8. How do you launch a new site? We decided to host a free webinar, presenting the findings of our survey and answering one huge question most entrepreneurs have: can I really make money with digital publishing. At the end of the webinar, we would announce the new site which was populated with the first four articles.
9. We shifted our promotional efforts to the webinar. Event notices were posted on Facebook, LinkedIn and Google+. Ellen and I sent two email invitations to our lists as well as to the list of people who had signed up for early notification of the report. 876 people registered for the webinar and 260 attended live.
10. Once the site was live, we began promoting the individual articles by our first four writers. And that's where we stand today.
— The Future of Ink (@FutureofInk) September 6, 2012
From the time Ellen contacted me about her idea to our launch on September 5, 2012, was about five months. And every step of the way we have carefully planned how to keep things buzzing about The Future of Ink. A twitter account is active and a Facebook page will be coming soon.
To create awareness and build visibility, you need a plan and patience to follow it.
The Future of Ink has been built from zero to an entity with 12 core writers, a list of nearly 600 people (so far) who are eager to know more, and a vision for growth over the next several years (more on that down the road). This is just the beginning and I hope you'll join us on the journey by visiting The Future of Ink and checking out the articles.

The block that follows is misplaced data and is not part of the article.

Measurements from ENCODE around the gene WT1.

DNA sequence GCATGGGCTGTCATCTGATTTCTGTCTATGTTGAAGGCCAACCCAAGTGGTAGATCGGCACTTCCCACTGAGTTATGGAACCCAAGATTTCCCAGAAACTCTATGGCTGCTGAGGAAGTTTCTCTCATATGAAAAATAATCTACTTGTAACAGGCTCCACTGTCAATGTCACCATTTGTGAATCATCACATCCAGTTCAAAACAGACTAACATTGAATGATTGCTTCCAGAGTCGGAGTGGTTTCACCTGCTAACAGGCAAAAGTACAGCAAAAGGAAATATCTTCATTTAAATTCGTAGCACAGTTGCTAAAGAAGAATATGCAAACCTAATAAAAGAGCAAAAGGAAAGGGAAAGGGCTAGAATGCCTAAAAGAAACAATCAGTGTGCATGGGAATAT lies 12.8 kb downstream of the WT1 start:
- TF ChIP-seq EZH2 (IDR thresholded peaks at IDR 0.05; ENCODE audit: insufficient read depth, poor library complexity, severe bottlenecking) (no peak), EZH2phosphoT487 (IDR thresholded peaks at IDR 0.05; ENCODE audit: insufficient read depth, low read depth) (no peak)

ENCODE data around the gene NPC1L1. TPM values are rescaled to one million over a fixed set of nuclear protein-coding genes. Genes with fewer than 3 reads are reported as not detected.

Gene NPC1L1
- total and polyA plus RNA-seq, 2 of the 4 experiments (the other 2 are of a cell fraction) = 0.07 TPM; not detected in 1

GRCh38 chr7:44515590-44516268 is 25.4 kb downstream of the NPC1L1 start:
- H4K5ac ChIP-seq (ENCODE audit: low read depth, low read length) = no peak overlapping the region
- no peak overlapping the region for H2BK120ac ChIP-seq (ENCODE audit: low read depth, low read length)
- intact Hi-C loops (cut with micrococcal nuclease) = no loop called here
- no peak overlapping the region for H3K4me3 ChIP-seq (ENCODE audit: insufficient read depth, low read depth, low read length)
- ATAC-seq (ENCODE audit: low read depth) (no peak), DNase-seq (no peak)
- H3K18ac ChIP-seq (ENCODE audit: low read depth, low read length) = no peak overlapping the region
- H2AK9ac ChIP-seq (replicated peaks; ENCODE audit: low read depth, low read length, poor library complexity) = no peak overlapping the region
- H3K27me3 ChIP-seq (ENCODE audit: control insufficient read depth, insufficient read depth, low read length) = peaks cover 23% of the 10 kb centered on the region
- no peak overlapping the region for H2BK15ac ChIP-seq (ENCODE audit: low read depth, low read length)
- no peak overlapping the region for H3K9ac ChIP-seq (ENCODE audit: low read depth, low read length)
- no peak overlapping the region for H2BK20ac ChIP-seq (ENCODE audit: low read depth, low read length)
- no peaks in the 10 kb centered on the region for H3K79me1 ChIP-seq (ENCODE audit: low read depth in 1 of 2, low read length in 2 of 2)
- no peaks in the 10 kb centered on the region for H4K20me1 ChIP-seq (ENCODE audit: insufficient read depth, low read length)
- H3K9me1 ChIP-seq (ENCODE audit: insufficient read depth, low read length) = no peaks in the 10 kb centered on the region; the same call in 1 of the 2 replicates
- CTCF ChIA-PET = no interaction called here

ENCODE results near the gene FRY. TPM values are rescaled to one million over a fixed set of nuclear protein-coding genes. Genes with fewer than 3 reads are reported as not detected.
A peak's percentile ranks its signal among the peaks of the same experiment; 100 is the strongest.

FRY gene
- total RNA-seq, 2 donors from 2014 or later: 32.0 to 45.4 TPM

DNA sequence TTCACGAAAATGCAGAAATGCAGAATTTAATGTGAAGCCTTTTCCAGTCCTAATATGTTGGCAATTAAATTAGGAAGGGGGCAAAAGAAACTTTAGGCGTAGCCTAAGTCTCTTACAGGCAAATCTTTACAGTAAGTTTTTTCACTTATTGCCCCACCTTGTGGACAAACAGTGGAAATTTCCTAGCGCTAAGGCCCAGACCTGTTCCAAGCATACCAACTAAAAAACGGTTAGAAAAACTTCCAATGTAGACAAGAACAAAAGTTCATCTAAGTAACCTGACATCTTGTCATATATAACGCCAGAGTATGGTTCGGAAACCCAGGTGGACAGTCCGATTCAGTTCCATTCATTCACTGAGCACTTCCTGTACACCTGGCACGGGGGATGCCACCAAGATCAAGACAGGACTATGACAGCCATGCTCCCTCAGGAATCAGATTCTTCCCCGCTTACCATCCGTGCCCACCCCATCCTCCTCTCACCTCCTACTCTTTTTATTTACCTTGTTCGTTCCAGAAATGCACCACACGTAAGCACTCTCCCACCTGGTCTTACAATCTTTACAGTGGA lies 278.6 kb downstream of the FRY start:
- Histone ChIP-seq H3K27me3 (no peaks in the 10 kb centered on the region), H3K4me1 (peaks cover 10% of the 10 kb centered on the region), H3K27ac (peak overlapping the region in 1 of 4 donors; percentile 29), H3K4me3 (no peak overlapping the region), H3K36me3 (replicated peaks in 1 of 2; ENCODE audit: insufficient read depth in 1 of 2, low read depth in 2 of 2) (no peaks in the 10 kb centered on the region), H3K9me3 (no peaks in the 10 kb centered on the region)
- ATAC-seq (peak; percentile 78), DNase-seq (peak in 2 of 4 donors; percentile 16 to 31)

Got a project you want to launch with a splash? I know you can do it. Make a plan, tap into your network for contributions and assistance and stick to it, no matter how long it feels like it's taking. I admit, we could have moved a little faster on this project, and, both Ellen and I have our own businesses to run and clients to serve so The Future of Ink occasionally had to take a back seat. In fact, we pushed back the launch webinar date three times due to other priorities and schedule conflicts.
And, I'll tell you a secret. While both Ellen Britt and I have many years of experience with online marketing and creating massive online visibility, we wanted to create something big that will have a long life and serve a lot of online entrepreneurs. We decided we wanted to create the Social Media Examiner of Digital Publishing.
I was a member of the core "firestarters" for SME in 2009 and I know what it took and what Michael Stelzner has done to achieve the astounding success he has built in the last 3 years. So, we know we need to be committed to this for the long haul. [By the way, you can read about Stelzner's launch process in the book he published last year, Launch: How to Quickly Propel Your Business Beyond the Competition.]
As a business owner and entrepreneur, to do big things, you must be committed to doing everything possible to get your big idea off the ground. And when you do, people will notice and they will follow you and support you and want what you offer.
Want to create something big? Let's talk.